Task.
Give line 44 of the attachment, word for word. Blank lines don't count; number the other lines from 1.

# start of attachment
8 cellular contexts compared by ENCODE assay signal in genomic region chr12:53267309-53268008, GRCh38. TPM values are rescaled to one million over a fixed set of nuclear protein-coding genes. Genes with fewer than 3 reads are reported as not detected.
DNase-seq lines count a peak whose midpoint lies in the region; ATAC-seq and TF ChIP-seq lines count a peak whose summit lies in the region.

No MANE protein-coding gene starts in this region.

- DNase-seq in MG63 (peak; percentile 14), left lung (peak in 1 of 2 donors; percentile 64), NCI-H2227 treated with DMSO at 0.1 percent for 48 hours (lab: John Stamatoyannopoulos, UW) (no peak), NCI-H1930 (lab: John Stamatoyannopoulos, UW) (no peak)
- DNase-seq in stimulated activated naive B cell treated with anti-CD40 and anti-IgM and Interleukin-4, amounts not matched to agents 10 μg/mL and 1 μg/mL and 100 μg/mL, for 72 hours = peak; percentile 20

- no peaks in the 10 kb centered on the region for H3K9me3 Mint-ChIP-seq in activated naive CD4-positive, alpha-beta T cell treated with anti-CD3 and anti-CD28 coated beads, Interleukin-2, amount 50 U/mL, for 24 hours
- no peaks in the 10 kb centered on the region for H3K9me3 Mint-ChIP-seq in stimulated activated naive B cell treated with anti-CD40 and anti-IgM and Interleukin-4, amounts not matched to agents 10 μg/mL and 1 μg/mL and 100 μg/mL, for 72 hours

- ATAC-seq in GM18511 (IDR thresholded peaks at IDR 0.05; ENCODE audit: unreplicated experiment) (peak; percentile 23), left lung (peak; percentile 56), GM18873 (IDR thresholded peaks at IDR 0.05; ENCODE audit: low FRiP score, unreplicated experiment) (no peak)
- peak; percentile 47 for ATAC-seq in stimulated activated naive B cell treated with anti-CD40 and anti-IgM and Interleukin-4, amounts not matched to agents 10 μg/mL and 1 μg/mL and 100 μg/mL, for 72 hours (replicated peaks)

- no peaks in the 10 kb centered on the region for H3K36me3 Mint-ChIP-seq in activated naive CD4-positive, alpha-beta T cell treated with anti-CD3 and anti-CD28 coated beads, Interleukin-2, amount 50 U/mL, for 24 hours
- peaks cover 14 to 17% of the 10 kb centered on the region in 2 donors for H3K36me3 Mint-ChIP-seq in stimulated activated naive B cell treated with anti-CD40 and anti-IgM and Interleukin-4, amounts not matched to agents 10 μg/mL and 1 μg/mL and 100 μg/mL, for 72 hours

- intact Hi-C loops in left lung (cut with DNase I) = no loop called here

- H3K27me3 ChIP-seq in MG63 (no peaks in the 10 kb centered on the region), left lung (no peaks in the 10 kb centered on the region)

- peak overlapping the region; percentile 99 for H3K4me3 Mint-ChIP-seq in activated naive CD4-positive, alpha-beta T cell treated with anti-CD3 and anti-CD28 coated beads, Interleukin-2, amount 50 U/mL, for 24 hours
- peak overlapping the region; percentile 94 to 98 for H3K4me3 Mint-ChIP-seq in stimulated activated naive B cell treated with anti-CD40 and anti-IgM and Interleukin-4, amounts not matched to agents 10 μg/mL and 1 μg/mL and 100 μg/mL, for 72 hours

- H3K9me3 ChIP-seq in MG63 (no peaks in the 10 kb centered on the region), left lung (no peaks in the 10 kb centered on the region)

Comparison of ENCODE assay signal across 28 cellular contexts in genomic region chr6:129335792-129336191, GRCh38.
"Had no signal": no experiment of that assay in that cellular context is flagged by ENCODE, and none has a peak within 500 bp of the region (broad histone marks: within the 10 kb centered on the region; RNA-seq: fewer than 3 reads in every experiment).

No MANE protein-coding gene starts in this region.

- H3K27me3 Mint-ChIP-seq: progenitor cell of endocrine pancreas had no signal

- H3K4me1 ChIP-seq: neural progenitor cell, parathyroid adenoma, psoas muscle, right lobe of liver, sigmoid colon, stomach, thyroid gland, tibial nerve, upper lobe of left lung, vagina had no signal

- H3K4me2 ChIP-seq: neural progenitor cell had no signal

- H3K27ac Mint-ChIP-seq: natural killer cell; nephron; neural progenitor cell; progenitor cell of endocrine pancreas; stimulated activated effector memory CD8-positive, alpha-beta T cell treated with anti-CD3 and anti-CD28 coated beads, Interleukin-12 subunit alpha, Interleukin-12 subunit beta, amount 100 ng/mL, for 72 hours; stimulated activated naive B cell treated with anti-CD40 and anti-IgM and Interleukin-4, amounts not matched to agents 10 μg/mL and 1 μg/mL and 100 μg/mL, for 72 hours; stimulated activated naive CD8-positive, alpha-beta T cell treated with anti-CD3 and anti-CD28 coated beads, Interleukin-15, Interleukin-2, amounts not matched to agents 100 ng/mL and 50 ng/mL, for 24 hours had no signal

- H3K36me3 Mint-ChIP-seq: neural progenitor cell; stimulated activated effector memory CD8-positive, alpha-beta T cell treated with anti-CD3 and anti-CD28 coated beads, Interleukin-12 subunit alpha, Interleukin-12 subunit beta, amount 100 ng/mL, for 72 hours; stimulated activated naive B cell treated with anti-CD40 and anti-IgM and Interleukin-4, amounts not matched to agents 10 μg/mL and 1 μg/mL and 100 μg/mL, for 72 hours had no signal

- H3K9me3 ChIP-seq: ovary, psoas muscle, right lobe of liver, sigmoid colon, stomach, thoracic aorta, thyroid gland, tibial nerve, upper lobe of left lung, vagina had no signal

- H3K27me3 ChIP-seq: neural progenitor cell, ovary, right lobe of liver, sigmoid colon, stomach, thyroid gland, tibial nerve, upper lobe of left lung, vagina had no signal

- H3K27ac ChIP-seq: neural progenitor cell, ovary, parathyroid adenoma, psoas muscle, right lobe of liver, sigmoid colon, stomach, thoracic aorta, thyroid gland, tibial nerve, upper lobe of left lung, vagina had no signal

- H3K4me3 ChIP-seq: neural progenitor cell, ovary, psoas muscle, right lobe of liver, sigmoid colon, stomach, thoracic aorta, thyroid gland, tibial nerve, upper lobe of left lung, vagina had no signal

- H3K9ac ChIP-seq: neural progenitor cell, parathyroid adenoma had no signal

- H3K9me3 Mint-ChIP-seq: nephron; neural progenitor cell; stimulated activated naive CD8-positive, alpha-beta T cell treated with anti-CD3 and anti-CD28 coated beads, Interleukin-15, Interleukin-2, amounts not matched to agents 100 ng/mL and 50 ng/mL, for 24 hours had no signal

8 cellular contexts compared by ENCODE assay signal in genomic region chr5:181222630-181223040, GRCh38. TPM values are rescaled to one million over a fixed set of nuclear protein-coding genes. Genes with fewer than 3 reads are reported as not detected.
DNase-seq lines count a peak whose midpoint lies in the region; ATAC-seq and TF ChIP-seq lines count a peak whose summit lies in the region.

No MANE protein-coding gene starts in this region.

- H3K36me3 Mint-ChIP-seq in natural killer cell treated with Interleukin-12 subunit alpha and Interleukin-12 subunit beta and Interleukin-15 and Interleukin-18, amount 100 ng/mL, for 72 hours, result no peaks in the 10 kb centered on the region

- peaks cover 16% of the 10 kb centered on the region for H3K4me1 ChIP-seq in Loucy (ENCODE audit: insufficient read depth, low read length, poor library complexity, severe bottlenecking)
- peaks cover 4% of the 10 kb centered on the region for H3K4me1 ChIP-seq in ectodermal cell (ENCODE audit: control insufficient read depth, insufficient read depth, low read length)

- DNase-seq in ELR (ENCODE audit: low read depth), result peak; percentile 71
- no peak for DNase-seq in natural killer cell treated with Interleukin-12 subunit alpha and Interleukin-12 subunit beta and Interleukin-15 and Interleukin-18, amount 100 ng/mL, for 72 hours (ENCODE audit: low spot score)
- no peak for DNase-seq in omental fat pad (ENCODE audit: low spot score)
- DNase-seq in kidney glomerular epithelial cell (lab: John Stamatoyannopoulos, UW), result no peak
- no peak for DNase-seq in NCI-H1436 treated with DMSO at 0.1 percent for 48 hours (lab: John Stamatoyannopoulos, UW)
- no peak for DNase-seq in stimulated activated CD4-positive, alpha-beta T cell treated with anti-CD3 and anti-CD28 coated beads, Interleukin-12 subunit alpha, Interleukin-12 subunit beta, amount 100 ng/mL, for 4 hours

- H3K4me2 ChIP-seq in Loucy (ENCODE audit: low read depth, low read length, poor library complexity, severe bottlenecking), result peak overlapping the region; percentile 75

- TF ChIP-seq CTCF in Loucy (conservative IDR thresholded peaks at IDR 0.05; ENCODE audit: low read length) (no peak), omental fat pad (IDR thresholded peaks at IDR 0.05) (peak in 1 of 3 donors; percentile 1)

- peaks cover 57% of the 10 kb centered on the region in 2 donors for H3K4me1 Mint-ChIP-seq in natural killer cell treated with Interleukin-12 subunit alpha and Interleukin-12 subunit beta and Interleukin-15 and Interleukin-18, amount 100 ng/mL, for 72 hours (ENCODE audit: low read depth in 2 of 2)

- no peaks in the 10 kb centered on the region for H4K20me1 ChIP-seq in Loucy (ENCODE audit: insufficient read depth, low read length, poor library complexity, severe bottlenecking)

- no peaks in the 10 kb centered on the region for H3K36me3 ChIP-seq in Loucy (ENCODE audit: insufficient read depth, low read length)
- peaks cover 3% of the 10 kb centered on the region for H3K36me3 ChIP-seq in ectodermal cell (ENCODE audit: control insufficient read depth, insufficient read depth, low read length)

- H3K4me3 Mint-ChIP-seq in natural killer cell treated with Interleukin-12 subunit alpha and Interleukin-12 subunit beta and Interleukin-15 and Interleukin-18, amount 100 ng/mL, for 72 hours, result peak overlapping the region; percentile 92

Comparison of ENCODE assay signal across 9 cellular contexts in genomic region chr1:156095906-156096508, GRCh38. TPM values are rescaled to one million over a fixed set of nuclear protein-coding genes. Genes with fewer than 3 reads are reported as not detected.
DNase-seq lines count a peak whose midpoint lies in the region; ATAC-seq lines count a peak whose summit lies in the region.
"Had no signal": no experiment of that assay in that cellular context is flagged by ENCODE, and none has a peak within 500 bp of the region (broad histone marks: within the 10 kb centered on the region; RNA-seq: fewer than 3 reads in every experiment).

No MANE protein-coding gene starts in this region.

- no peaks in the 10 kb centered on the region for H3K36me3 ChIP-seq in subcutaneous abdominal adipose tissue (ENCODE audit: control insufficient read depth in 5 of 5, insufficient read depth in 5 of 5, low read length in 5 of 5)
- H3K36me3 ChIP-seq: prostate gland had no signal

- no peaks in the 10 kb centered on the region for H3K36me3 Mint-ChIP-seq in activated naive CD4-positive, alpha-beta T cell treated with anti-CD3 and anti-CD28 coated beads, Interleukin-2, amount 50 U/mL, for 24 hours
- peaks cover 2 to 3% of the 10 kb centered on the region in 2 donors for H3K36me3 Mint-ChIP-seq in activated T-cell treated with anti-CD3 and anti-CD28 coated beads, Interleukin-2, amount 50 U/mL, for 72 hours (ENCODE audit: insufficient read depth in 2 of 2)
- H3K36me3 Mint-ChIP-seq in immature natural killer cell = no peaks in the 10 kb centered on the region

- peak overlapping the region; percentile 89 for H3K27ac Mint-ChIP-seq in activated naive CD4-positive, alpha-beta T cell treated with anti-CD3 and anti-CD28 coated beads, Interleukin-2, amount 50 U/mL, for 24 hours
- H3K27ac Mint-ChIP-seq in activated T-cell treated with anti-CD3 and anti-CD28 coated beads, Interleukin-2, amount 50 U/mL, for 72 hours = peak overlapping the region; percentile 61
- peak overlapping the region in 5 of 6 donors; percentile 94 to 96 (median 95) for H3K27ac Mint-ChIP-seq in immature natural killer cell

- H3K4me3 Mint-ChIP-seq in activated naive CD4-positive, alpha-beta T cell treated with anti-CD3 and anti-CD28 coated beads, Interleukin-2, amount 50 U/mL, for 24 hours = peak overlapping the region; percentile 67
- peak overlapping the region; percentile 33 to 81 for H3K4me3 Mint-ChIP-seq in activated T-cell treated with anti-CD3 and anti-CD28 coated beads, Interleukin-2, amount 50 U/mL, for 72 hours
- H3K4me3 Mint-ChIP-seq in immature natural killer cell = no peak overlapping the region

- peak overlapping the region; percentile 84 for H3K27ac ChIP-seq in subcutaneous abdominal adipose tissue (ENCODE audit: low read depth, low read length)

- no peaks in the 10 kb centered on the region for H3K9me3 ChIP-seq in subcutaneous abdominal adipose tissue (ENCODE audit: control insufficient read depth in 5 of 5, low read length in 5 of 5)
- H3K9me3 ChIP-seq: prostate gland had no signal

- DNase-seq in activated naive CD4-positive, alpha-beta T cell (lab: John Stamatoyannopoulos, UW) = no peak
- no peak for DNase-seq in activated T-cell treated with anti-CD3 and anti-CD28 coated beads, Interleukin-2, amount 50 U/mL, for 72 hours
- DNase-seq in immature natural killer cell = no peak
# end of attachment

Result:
- TF ChIP-seq CTCF in Loucy (conservative IDR thresholded peaks at IDR 0.05; ENCODE audit: low read length) (no peak), omental fat pad (IDR thresholded peaks at IDR 0.05) (peak in 1 of 3 donors; percentile 1)